Kodak’s Insane Copyright Policies

If you were hired for a photo job, and the client asked you to sign a contract to turn over all of your rights, destroy your digital negatives, and then you were told to never even admit you took the photo if you saw it out in the wild, you'd probably laugh in their face and leave and wonder what the hell you were supposed to be photographing in the first place, so why have 4000 photographers agreed to this?

Hi everyone, Azriel Knight here, and today I'm talking about one of Kodak's latest ventures. Is it KODAKIT or is it KODAK-IT? Look, can we just stop with naming everything Koda-something, please? Anyway, KODAKIT connects photographers with clients in an Uber-like format. It was launched in 2017, and on the surface, it sounds like a great idea, almost immediately, though, after launch, PetaPixel writes an article claiming the app is low balling photographers and after reading it, I tend to agree. Look, we've all taken lower pay, but there's usually a good reason: it's a good cause, it's a passion project, or you're just starting out in a new field. Usually the currency is the resulting photos. The ability to say "hey, look at this cool picture, I took it" unfortunately, KODAKIT takes all of that away. On February 22, 2019, PDNPulse writer David Walker blasted out this article outlining how KODAKIT owns all of your photos you legally have to delete them including, outtakes. You cannot use them for your portfolio without prior written permission, and you can't even point at a billboard and say "hey, I took that, neat." The general council of the National Press Photographer's association says in the article "I can't imagine who at Kodak thought this would be a good idea, but it is extremely disappoiting that a company whose company name was once synonymous with photography would promote a program that strips photographers of copyright and so unilaterally favours the client that it resembles a contract of adhesion." You could defend them and say "this isn't really Kodak, it's a subsidiary", but they thought enough to attach their name to it and make it part of their brand, stupid name and all. As a long-time Kodak fanboy, the more I learn about the company, the more disappointed I am. Kodak initially democratized photography with roll film 100 years ago, but decades since have shown that the evolution of photography is not in their best interest from proprietary formats like the 620 spools tat would only fit their cameras, to the suppression of the digital sensor. Kodak is up to their neck in quicksand and every time someone reaches out with a branch, they insist on using their own stick. As a huge fan of their products, I have to say I'm really torn, I guess we'll see how I feel when my current supply runs out.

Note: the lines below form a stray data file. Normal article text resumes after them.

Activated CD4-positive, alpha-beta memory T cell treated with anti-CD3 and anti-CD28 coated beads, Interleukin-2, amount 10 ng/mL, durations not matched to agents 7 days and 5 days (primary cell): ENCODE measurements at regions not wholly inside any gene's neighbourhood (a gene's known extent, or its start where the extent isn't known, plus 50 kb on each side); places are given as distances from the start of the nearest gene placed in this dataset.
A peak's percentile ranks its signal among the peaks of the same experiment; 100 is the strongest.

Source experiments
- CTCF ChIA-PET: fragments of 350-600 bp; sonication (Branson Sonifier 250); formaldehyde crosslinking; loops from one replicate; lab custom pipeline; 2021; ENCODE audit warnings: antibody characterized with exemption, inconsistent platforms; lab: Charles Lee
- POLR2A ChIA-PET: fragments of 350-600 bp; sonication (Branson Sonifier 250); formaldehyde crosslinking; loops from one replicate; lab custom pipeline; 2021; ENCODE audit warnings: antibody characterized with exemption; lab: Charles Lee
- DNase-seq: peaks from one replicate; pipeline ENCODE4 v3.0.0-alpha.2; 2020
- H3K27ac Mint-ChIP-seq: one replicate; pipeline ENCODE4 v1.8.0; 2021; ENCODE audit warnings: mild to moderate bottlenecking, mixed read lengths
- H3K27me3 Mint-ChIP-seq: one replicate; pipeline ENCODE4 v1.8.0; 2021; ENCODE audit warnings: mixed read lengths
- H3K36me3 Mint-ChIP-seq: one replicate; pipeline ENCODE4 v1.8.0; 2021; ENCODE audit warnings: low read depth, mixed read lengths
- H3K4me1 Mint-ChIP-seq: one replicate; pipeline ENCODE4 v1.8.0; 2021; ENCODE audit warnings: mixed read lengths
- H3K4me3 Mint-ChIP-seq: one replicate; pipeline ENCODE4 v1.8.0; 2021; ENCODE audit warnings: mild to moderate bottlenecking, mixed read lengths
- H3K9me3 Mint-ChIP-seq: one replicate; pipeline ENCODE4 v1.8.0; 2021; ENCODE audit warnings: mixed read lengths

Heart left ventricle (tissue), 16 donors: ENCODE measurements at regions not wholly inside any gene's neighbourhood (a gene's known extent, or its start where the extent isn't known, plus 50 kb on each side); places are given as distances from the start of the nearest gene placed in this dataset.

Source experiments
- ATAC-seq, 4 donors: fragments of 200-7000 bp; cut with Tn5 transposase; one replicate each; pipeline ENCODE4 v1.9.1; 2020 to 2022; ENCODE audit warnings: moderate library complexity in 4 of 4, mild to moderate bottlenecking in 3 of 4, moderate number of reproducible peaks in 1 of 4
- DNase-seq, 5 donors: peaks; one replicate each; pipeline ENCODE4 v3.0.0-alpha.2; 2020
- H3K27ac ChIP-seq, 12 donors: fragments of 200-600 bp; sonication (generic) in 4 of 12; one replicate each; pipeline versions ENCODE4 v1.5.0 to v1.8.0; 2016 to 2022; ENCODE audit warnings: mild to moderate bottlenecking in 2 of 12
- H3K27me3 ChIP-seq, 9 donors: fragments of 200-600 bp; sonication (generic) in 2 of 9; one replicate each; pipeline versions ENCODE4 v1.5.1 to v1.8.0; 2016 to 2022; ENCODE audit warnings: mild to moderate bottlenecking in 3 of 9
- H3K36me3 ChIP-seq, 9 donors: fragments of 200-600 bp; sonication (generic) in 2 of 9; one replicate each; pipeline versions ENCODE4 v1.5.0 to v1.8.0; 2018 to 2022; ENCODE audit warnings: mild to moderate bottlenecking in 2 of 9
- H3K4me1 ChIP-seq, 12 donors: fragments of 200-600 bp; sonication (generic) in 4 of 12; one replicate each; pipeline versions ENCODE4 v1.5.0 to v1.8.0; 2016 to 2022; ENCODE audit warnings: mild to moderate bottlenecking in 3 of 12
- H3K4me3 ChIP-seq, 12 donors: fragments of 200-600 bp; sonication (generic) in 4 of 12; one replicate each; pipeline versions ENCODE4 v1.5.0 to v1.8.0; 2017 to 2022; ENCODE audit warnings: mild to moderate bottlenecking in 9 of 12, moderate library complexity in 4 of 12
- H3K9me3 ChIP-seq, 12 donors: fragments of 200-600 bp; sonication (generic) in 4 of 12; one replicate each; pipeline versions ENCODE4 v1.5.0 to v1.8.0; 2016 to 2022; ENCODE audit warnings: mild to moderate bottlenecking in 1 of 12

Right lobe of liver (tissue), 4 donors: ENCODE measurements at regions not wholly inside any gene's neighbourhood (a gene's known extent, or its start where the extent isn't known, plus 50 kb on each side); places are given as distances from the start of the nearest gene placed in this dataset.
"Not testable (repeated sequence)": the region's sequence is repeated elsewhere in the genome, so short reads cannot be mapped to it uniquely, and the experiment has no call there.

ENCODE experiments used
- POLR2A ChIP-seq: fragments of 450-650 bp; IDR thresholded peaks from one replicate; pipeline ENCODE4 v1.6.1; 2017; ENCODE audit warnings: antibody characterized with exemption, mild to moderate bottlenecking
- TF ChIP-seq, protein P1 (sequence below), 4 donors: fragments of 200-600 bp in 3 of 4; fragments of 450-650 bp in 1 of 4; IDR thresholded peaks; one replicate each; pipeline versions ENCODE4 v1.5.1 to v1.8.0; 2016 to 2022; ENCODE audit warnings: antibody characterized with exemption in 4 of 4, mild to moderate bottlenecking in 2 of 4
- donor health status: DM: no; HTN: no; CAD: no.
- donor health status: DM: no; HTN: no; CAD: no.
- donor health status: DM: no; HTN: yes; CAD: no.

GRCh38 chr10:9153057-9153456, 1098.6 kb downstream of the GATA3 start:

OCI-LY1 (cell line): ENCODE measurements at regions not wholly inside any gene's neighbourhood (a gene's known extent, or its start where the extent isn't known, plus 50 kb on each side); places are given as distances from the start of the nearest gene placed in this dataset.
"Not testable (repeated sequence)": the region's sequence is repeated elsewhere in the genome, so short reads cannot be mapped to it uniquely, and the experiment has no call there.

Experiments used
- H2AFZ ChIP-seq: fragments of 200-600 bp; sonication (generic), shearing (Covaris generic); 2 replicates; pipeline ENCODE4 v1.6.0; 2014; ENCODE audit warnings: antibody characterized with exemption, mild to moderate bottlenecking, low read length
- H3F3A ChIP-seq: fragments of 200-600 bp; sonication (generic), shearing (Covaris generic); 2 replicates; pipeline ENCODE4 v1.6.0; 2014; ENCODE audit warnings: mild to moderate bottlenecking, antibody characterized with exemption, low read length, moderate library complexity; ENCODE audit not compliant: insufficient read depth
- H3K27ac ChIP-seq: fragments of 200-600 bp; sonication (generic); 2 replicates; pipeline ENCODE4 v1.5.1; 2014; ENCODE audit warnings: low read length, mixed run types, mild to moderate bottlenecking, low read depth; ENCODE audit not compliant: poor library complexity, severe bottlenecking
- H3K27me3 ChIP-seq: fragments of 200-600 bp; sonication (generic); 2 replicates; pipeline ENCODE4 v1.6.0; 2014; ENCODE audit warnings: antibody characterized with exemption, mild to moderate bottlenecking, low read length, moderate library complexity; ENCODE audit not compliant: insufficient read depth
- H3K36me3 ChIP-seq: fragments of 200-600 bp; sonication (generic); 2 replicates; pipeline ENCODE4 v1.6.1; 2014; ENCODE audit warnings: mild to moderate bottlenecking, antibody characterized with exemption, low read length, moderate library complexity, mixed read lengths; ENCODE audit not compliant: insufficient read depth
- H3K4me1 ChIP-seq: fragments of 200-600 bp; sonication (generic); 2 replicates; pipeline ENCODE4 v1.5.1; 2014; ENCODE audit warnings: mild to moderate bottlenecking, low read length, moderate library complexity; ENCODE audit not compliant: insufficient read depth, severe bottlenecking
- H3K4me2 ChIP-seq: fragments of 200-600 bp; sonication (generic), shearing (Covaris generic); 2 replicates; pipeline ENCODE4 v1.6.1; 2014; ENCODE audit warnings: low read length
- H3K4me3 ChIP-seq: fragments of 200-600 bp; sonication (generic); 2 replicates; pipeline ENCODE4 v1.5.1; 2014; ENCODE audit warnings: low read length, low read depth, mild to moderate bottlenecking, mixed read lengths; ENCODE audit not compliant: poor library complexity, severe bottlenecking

Thank you all for watching, I hope you enjoyed this and you got something out it. I will leave all my sources in the description below. What is the stupidest Kodak-like name that you can come up with. Let me know in the comments, and until next time, stay classic!


Subtitles by Tim Peters (Gemista)